Closer Updates Around the League

Red Sox - After going 20-6 in June and looking like they'd be playoff contenders in the American League, Boston has gone 20-35 over the last two months to fall to last place in the AL East. Despite their losing ways, the Red Sox still managed to tally nine saves during the month of August, with the distribution split as follows: Garrett Whitlock (3), John Schreiber (2), Matt Barnes (2) and Tanner Houck (2).

Houck (back) is currently on the injured list and has experienced persistent soreness that has pushed back his throwing program. Consider him out of the mix for saves moving forward since he may not even return this season. Among the currently healthy options, Whitlock offers the most upside for ratio support, strikeouts and the potential for wins and saves. He's been pitching high-leverage, multi-inning stints for Boston since shifting back to the bullpen in mid-July. Schreiber has had a breakout season but scuffled a bit in August, posting a 3.95 ERA and 1.32 WHIP. Interestingly enough, it has been old friend Matt Barnes who has captured our attention once again. In addition to logging Boston's most recent save on Wednesday, Barnes has a solid yet unspectacular 13:4 K:BB ratio over his last 10 innings, with two saves and two holds during that span. Those desperate for saves should consider adding him for a cheap price, with the caveats that a full-time closer role isn't guaranteed and an implosion that could impact ratios is always possible.

Yankees - Clay Holmes has yet to be afforded a save chance since returning from the injured list earlier this week, but two consecutive scoreless outings make him the likeliest candidate to get the next opportunity, especially with Scott Effross (shoulder) and Aroldis Chapman (leg) currently on the IL.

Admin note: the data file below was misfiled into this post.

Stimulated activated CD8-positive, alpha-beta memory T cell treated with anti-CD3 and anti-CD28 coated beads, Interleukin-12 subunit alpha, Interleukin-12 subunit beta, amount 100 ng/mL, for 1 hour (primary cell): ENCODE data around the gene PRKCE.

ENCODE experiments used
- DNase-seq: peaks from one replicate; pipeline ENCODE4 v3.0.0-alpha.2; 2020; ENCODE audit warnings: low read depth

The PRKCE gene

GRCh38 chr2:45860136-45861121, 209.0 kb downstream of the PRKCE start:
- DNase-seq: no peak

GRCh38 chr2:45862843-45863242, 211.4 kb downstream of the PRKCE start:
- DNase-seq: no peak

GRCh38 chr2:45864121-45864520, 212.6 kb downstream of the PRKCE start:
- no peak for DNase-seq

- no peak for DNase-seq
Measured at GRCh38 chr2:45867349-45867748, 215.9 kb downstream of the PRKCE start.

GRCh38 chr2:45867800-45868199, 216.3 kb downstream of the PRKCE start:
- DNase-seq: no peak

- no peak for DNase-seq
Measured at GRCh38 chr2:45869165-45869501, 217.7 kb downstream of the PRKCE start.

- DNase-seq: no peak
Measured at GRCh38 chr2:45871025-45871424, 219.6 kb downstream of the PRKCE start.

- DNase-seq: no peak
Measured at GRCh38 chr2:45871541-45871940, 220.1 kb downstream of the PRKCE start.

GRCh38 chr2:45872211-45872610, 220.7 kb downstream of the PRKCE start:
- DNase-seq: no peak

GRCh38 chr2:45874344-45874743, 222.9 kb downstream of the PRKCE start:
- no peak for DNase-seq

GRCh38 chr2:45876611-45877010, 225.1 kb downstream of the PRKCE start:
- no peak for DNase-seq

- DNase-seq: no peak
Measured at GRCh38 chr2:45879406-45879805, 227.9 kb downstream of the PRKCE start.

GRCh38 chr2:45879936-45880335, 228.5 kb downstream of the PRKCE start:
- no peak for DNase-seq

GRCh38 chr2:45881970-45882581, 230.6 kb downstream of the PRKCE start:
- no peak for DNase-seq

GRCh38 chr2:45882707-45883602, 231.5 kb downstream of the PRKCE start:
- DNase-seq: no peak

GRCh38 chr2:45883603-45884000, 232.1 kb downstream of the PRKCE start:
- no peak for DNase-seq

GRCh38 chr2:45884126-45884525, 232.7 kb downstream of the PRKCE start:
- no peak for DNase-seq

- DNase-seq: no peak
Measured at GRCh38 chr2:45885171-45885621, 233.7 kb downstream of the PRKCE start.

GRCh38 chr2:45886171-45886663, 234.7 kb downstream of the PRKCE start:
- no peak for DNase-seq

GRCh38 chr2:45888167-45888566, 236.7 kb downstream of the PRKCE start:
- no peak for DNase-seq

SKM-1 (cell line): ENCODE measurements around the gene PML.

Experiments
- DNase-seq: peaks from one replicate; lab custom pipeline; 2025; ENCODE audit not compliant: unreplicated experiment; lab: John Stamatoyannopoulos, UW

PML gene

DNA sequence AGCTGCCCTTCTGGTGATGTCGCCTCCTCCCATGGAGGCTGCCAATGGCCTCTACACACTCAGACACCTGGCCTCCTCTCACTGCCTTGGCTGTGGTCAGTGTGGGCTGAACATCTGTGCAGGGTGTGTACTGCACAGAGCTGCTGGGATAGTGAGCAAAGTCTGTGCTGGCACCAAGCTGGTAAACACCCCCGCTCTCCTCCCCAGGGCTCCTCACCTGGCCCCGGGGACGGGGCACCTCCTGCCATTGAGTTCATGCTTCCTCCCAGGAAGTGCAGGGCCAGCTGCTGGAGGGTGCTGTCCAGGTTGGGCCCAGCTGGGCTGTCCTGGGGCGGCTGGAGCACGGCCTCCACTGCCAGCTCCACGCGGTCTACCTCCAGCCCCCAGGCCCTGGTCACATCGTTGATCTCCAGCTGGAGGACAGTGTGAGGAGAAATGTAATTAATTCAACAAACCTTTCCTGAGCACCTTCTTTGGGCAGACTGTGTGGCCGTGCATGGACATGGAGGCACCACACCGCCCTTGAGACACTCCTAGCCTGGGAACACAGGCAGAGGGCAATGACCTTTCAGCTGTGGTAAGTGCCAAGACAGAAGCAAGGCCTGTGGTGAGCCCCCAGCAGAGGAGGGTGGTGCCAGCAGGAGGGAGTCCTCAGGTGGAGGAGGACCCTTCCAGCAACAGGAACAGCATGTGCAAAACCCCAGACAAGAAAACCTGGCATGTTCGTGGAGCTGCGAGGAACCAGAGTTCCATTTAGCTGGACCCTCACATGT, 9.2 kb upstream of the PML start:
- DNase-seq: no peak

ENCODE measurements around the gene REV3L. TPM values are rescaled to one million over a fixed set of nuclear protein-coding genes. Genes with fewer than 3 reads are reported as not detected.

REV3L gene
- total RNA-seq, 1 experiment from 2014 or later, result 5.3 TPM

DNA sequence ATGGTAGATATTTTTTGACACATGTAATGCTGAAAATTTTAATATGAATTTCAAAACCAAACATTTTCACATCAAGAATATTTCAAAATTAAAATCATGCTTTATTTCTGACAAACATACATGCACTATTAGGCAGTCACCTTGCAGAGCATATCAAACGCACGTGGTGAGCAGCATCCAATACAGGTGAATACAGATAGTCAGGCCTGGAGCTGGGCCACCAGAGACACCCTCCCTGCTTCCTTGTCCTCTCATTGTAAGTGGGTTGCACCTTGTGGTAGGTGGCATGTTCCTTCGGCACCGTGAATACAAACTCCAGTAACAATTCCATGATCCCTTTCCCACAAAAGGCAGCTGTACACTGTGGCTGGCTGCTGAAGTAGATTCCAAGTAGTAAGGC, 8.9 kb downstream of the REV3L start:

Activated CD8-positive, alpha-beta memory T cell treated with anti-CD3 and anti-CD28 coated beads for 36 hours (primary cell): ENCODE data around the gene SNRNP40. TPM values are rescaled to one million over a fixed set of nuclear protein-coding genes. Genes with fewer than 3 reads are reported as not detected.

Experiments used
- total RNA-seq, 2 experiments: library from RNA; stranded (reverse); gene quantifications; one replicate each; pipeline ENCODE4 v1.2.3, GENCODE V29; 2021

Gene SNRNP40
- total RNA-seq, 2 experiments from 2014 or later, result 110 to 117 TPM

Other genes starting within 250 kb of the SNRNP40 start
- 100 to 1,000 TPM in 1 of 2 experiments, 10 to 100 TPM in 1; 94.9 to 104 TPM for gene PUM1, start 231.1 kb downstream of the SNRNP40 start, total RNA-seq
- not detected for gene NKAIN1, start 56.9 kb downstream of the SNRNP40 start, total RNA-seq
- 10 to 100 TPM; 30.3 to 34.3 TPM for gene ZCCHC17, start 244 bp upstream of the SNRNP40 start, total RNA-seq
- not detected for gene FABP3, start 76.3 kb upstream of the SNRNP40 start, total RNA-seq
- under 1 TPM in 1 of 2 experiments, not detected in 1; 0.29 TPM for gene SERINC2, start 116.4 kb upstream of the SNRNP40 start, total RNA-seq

Angels - It appears Los Angeles is willing to give their best reliever this season, Jimmy Herget, an extended look in the closer role. Herget has tallied saves in each of his last three appearances for the Angels, while lefty Jose Quijada has been relegated to eighth-inning duties in three of his last four outings. Veteran Ryan Tepera has pitched the seventh inning in two of his last three, while Jesse Chavez returned to Atlanta after the Angels released him. Looking at the numbers, it makes sense that Phil Nevin has turned to Herget in the ninth inning. The right-hander was impressive last month, with a 0.53 ERA, 0.82 WHIP and 18:6 K:BB over 17 August innings. Herget is capable of multi-inning stints and currently sports the best walk rate (5.8 percent) and second-best strikeout rate (25.0 percent) among Angels relief pitchers. An obvious negative is the Halos' losing record, but Shohei Ohtani and company have won five of their last six. Herget makes for a solid backup plan if you miss out on Holmes.

Reliever Appreciation Corner

I debuted this section in my last article to highlight relief pitchers who have performed well over recent stretches.

Andres Munoz, Mariners - Munoz led all relievers with nine shutdowns (against only one meltdown) in August. His 1.98 gmLI last month ranked eighth among qualified relievers, and he struck out 25 in 12.1 innings. He's getting five-to-seven strikeouts per week — often better than a starter with one start during the week would provide — and he's likely to benefit your ratios. I still think Seattle should give him a longer look as their closer now that he's signed over the next several seasons.

James Karinchak, Guardians - Karinchak hasn't been scored upon since July 6, a span of 18 appearances and 21 innings during which he's struck out 38 batters. Among qualified relievers, his 50 percent strikeout rate in August ranked second (behind Munoz's 51 percent) and his K-BB percentage ranked third at 37.5 percent.

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ABOUT THE AUTHOR
Ryan Rufe
Ryan manages the MLB Closer Grid and authors 'Closer Encounters'. He also contributes to the MLB draft kit and has been helping RotoWire subscribers through our 'Ask An Expert' feature since 2014. He's an NFBC enthusiast.